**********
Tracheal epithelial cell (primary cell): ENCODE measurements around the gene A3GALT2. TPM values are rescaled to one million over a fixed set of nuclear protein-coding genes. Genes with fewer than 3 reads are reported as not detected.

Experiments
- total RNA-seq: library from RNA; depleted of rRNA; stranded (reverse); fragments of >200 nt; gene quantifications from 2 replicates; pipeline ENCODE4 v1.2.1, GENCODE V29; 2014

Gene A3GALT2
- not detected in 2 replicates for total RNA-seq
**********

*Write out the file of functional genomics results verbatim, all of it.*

Tracheal epithelial cell (primary cell): ENCODE measurements around the gene A3GALT2. TPM values are rescaled to one million over a fixed set of nuclear protein-coding genes. Genes with fewer than 3 reads are reported as not detected.

Experiments
- total RNA-seq: library from RNA; depleted of rRNA; stranded (reverse); fragments of >200 nt; gene quantifications from 2 replicates; pipeline ENCODE4 v1.2.1, GENCODE V29; 2014

Gene A3GALT2
- not detected in 2 replicates for total RNA-seq